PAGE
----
Another specialty store that has been looking to find the best way forward since its purchase is 81-year-old Grolier Poetry Book Shop. Before poet and philosophy professor Ifeanyi Menkiti bought the store in March 2006, the inventory had dwindled precipitously. Now, according to general manager Daniel Wuenschel, the challenge is to reestablish relationships with publishers and to broaden stock. Working section by section with local faculty, Wuenschel has already added Korean, African and Italian poetry.

Under Menkiti’s ownership, Grolier is also getting more deeply involved in the poetry life of Greater Boston and the Square. Its front window has been turned into a community bulletin board, with announcements of upcoming poetry events. The store is seeking nonprofit status to sponsor an ambitious events schedule of its own, which includes an Irish poetry festival early next year.

To bring more customers to the Harvard University Press Display Room, which is tucked back in Holyoke Center, manager Jeff Flemming has tried to create a more “retail-y” atmosphere while maintaining the Harvard aesthetic of oriental rugs and Harvard chairs. In recent years, the Display Room has added catchier window displays and more in-store displays and faceouts, while it continues to fill orders for neighboring booksellers for fast-moving titles and special orders.

Revolution Books, which supports the Revolutionary Communist Party, has been in Harvard Square for most of its 29 years and is determined to stay. However, unlike its neighbors, it relies on volunteer staff and had to cut back its hours to three afternoons a week. “Before 9/11 we used to be able to pay the rent just on sales. Now you can’t,” said volunteer Jane Sullivan. To stay afloat and to order stock, Revolution relies on donations and tables at events.

Although Revolution Books’ situation may be extreme, given today’s economic climate, it’s certainly a challenging time for bookstores, said Harvard Book Store’s Horne. Still, booksellers agreed that being in the Square gives them a chance to succeed that other stores may not have. “I don’t think we would do as well anywhere else in the world,” Eastman said.

Pop Goes the Book Business
Both pop culture and comics stores have flourished in Harvard Square for the past four decades. At 34, Million Year Picnic is one of the oldest independent comics specialty stores in the country; while 30-year-old Newbury Comics, which is often cited as one of the largest regional music chains—with 28 stores—also moves a lot of periodical comics, graphic novels, manga and anime—so much so that Newbury Comics will open its first superstore in June, which will have a store within a store devoted just to comics and graphic novels.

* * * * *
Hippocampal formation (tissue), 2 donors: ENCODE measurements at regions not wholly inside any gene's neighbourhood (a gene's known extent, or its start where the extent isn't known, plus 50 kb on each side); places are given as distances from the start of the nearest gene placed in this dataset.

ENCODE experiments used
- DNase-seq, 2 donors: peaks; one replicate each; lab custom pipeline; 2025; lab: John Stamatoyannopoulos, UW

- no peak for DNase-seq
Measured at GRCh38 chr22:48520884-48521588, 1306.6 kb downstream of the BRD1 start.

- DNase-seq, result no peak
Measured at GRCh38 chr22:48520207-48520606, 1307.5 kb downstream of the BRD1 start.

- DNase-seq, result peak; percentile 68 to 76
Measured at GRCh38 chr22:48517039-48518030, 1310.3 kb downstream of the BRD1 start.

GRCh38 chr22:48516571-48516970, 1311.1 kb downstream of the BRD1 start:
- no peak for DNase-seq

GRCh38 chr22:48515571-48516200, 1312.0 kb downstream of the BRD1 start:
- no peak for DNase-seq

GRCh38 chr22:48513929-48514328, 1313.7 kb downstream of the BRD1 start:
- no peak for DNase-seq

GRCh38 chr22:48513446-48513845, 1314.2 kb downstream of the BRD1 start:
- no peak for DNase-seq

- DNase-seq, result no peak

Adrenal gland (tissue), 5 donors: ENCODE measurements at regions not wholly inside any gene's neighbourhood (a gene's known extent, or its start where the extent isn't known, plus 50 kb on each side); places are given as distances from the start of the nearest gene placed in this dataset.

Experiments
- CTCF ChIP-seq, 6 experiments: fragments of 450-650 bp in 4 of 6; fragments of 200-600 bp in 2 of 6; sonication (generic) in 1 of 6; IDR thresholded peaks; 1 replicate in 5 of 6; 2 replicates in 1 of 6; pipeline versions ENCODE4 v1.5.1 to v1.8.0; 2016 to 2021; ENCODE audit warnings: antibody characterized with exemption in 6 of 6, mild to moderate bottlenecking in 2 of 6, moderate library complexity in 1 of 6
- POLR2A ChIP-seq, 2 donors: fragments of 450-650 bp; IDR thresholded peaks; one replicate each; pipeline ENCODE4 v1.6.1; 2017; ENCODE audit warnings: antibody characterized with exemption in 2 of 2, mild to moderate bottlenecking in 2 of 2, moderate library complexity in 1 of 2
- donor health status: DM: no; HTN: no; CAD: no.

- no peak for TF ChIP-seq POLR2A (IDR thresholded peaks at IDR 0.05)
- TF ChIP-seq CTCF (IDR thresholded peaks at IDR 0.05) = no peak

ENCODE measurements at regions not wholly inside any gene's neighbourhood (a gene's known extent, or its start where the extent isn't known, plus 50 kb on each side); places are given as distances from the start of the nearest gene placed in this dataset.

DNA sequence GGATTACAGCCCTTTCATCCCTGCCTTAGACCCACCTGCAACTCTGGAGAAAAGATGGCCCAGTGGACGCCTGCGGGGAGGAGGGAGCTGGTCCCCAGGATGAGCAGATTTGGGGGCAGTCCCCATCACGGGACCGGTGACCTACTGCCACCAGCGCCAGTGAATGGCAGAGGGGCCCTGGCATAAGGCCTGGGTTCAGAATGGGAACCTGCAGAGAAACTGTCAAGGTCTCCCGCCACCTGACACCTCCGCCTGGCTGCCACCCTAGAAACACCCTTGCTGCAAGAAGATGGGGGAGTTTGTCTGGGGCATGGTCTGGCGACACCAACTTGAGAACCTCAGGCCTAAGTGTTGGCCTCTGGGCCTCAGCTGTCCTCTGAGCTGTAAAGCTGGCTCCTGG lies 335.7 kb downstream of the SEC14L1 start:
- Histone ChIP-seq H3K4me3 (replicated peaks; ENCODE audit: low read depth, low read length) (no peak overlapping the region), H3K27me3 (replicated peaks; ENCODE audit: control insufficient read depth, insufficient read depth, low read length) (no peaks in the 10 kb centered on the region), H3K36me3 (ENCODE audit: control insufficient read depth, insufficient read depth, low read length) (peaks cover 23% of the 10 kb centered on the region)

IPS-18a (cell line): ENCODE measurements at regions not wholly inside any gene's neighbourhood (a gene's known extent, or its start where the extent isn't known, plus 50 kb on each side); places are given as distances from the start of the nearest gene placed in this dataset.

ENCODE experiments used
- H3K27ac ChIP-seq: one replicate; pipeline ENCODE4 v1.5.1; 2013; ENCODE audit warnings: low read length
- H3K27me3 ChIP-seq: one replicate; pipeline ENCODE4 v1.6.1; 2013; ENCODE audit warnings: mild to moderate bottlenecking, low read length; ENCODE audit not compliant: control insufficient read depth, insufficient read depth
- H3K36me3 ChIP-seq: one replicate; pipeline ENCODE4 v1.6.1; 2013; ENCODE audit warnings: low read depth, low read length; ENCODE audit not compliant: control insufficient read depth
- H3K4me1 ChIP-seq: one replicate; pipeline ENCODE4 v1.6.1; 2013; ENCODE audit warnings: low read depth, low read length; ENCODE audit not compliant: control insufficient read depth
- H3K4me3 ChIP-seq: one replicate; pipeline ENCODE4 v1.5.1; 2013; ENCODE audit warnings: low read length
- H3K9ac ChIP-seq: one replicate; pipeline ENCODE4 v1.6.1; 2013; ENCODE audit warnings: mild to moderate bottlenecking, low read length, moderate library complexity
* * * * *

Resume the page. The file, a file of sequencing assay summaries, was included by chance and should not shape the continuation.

“We’re facing the same problems as bookstores,” said Million Year Picnic owner Tony Davis, who points specifically to a graying readership. “When I see the comics companies recruiting [such novelists as] Jonathan Lethem and Michael Chabon, they’re targeting an older, hipper audience.” In recent years, Davis’s store has come to resemble a bookstore in other ways as well, especially since sales have migrated from 95% traditional comics periodicals in 1974 to 65% book-format graphic novels today. Over the coming year. he plans to remodel to make graphic novels more prominent.

New England Comics, which has seven stores, is planning a similar makeover for its Harvard Square store, according to manager Benn Robbins. The idea is make more space for trade paperbacks and non-Spandex comics. “What trades did,” Robbins said, “was obliterate the back-issue market.” Currently, back issues of comics periodicals account for only 3% of New England’s business, while 50%—70% is graphic novels and trade paperbacks.

At 15, Tokyo Kid is the last anime store standing in the Square. The store, noted owner Andrew Cocuaco, has suffered from decreased foot traffic in general and the mainstreaming of anime. “Now,” he said, “you can walk into Best Buy and buy an anime CD.” Four years ago, Cocuaco diversified his inventory and added manga, which, coupled with DVDs, CDs and action figures, has balanced out sales.

But pop/comics stores aren’t the only outlets selling books. As publishers have long known, Urban Outfitters may not carry many books, but it can move a lot of copies. The second store in the 119-store chain, and one of its most successful, is located in the Square. Its book section ranges from the hardcover tie-in to Bravo’s reality series, Top Chef: The Cookbook (Chronicle), to paperbacks like It’s Easy Being Green (Gibbs-Smith).—J.R.